Although they trained for their first marathon, it was not with the intensity she does now. They ran side by side and both qualified for the Boston Marathon. At Boston, they ran well enough to qualify for the next year, but that was not to be for Renee as she was pregnant with her first daughter, Sydney, in 2007, who was followed in 2009 by another daughter, Addison. Renee did not take up running again until January 2011 when she decided that it was time to test her mettle and become truly competitive. She determined to make the HMRRC’s Mohawk Hudson River Half Marathon her comeback race. Her resolve was so great that she registered on the first day, which unlike today, registration remained open for weeks. She trained for a time of 1:30.
As the workouts proceeded, Renee realized she could do even better. On race day, much to her surprise and that of others who did not know her since she moved recently to the area, she came in second place in a time of 1:23. She ran other races in 2012, but she again did the MHR Half Marathon in 2013, and came in second this time with a “slow run” of 1:24. In 2014, once again she came in second, but this time with her PR of 1:22. Interspersed with the HMRRC half marathons, she has distinguished herself in other events. In 2013, she did the Nike Women’s Half Marathon in Washington, DC, and came in fifth out of 20,000 runners! She also ran the 1812 Challenge Half Marathon in Watertown, and came in sixth place overall, and second for women. Surprisingly, her favorite distance races are 5K and 10K, and she has done well here. In the Freihofer’s Run for Women this year in June, she came in 28th out of 3,194 runners, and placed in the Top 5 of Masters 40-plus in 18:07.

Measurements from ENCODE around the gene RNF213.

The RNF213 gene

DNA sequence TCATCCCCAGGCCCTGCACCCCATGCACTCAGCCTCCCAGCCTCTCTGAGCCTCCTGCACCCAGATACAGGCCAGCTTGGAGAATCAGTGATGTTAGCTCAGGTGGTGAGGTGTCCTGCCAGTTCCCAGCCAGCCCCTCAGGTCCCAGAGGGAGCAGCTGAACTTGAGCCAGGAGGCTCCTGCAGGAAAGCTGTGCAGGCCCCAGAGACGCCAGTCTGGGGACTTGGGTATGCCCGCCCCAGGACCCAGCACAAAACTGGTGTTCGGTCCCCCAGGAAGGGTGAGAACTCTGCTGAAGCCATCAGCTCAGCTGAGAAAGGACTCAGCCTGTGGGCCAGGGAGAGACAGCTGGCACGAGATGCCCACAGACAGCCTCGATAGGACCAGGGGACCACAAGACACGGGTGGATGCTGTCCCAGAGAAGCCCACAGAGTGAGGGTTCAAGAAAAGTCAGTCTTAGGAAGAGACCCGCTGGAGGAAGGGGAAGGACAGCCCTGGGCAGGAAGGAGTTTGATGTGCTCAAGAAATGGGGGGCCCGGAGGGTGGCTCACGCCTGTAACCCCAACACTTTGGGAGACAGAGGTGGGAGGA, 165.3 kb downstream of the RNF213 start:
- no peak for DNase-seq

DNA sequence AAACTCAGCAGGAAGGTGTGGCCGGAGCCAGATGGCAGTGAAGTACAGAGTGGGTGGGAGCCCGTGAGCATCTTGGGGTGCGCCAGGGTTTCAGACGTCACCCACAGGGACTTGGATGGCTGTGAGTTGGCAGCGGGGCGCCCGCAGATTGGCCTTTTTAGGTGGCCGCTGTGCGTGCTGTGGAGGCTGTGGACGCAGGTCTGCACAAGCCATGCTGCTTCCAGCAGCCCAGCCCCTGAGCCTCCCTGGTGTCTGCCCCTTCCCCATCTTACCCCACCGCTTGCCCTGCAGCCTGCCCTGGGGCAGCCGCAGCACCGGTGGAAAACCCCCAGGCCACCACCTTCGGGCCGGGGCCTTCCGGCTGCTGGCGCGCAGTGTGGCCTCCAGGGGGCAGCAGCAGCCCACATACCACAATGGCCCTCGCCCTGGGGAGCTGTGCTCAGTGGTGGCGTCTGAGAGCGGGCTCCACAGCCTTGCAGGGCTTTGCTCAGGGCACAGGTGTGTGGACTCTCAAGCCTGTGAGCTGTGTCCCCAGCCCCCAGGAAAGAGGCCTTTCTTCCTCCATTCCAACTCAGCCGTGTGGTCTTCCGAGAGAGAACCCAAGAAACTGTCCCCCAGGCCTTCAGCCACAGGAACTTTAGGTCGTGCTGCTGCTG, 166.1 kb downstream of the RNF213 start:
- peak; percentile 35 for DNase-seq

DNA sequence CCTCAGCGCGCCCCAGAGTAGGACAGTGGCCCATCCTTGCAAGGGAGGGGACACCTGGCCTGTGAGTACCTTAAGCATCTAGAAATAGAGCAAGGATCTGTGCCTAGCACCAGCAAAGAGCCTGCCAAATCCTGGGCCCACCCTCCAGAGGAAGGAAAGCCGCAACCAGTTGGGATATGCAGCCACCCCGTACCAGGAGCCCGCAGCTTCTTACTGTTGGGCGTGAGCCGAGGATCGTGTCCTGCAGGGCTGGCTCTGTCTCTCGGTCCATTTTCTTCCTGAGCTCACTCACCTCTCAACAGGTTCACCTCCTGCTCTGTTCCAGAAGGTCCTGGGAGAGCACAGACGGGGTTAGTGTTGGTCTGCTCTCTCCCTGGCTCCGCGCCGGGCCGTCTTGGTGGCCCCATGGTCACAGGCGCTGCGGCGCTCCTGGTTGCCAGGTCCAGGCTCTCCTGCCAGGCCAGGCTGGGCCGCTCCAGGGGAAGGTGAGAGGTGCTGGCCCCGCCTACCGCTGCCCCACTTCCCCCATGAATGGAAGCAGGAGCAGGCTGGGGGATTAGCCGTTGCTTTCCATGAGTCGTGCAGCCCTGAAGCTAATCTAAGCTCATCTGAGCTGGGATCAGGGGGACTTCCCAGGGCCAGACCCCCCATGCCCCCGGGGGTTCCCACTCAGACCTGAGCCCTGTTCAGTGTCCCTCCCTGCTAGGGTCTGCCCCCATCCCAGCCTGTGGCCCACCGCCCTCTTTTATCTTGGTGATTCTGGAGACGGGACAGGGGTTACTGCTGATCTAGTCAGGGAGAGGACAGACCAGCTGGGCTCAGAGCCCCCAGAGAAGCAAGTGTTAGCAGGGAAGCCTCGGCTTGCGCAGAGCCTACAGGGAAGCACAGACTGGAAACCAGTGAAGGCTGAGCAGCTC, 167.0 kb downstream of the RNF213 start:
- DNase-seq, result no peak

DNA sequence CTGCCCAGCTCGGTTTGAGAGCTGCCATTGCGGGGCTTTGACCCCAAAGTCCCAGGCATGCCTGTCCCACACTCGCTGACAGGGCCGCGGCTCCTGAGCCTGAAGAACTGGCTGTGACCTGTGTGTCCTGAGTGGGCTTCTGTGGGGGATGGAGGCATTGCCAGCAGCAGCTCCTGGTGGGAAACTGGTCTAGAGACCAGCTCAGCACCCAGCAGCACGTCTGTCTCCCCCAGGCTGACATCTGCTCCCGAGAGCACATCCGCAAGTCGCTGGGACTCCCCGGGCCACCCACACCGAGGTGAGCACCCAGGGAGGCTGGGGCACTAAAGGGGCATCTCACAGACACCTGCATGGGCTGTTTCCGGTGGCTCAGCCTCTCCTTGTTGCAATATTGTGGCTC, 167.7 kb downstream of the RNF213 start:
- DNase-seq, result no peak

Renee’s method of staying in shape and running as if she is decades younger is well thought out and fun. She now does things she didn’t do before. Once a week she does hot yoga, and feels it makes a significant difference, with her hamstrings and hip mobility in general. As a person gets older one of the first things to go is the stride length, which then changes your cadence, and she believes hot yoga combats this problem.
She used to do strength training with weights, but now uses the TRX resistance bands and stability balls, and for core work uses kettlebells of 15 pounds or less. Heavier weights gave her sciatic issues leaving her legs feeling dead. Her body was sending her strong messages that she heeded. She now faithfully treats herself to a sports massage each month at Back in Balance Therapeutic Massage in Clifton Park. The results have been phenomenal. No longer is she plagued by hamstrings issues.